Edible Landscaping as a Gray Man Defense

Wendy S. Delmater
By Wendy S. Delmater on Wed, Jan 21, 2015 - 9:04pm

Arctic kiwi vine

The Gray Man concept started out as a self-defense tactic. But it applies to not standing out in other ways. In general, unless you really know and trust your neighbors, one should not expect a kitchen garden to go unmolested in a severe crisis. But they will probably leave your decorative plants alone.

I consider edible landscaping to be a Gray Man defense. Your best bets are perennials, or things that have annual seeds you can save easily and will fit into a flower garden. In a collapse,

  • Looters might strip your rows of green beans,. but not the "decorative" scarlet runner beans.
  • Looters might take all of your rows of cabbages and yet totally overlook your "flower garden's" decorative kale, sea kale, or decorative cabbage. I also like dragon a.k.a. dinosaur kale as a green vertical flower-garden accent.
  • Your apple tree or other fruit tree might be stripped overnight, but those decorative arctic kiwi vines with the variegated leaves covering the fruit will likely be undisturbed.
  • Depending on your climate blue-flowering rosemary bushes, white flowering cilantro (easy seeds), perennial oregano, thyme, and culinary lavender--and other pretty spices--can be mixed into your landscaping.
  • A grape arbor is a decorative feature that can provide grapes and edible leaves. Even if fruit gets stripped the vine will be there next year.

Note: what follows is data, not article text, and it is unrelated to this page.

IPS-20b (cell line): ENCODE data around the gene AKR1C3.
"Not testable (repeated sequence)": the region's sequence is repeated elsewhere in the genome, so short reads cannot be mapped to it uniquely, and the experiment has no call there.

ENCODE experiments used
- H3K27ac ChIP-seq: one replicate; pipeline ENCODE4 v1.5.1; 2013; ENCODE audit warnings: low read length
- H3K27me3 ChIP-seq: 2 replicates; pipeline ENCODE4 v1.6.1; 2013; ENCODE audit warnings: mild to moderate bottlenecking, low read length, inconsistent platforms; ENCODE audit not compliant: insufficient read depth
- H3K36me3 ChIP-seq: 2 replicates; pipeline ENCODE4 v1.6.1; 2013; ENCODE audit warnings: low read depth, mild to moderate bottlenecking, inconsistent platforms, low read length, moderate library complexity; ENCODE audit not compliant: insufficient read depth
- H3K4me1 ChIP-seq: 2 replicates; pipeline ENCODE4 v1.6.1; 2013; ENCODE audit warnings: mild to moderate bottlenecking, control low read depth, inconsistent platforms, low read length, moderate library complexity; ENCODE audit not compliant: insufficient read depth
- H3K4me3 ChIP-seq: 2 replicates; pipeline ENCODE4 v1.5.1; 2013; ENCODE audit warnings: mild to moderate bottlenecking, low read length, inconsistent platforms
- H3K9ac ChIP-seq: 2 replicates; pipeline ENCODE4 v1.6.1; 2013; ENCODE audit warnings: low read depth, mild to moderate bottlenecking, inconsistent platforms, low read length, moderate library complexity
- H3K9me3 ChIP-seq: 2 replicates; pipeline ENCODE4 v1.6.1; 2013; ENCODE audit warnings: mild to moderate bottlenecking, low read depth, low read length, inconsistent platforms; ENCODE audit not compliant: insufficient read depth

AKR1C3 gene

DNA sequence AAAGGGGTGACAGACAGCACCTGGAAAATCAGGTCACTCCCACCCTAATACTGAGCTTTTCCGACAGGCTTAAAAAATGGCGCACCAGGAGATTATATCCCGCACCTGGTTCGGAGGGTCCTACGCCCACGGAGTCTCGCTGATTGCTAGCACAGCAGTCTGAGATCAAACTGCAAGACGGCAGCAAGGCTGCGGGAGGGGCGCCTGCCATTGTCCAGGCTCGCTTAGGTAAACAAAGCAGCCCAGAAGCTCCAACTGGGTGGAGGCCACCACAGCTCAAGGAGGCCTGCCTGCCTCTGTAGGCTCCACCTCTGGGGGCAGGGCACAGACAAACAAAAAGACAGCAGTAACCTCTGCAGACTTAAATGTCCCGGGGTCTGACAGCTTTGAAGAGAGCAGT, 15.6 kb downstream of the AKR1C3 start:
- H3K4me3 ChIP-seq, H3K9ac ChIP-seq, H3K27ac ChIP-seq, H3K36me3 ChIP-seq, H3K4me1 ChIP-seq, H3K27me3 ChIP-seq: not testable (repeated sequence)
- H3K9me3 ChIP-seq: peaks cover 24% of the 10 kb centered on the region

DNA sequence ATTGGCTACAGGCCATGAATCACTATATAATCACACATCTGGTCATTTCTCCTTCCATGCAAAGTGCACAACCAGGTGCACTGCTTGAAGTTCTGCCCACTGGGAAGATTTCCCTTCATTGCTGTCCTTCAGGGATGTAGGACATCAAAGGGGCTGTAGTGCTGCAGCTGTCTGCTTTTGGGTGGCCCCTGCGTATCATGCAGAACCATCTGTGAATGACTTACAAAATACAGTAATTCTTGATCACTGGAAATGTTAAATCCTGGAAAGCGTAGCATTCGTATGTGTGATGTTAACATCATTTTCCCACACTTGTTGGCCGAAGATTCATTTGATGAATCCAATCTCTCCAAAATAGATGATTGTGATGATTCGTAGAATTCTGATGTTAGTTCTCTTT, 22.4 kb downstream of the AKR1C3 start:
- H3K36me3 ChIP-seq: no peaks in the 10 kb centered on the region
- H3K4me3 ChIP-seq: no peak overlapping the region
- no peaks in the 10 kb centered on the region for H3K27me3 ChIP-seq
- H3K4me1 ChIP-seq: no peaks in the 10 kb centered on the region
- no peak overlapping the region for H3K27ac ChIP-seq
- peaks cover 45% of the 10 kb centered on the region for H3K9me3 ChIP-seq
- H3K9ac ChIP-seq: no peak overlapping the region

• Strawberries make a great ground cover. So does mint. 

The blossoms on a food-producing fruit trees look just like ornamental ones, so they will be left alone unless they are fruiting. High-yielding, fast-growing mulberry trees are scruffy-looking and will be similarly ignored The same goes for blueberries, nut trees, beautiful silver-gray artichoke bushes, an oak log with shitake mushroom plugs, fiddlehead ferns, blackberry canes.

One plant at a time, you can transform your property into a quietly productive space.

 

1 Comment

Yoxa's picture
Yoxa
Status: Gold Member (Offline)
Joined: Dec 21 2011
Posts: 306
Arctic Kiwi

Some info on Arctic Kiwi from Cornell University:

http://www.fruit.cornell.edu/mfruit/kiwifruit.html

I wish they were tough enough for where I live!

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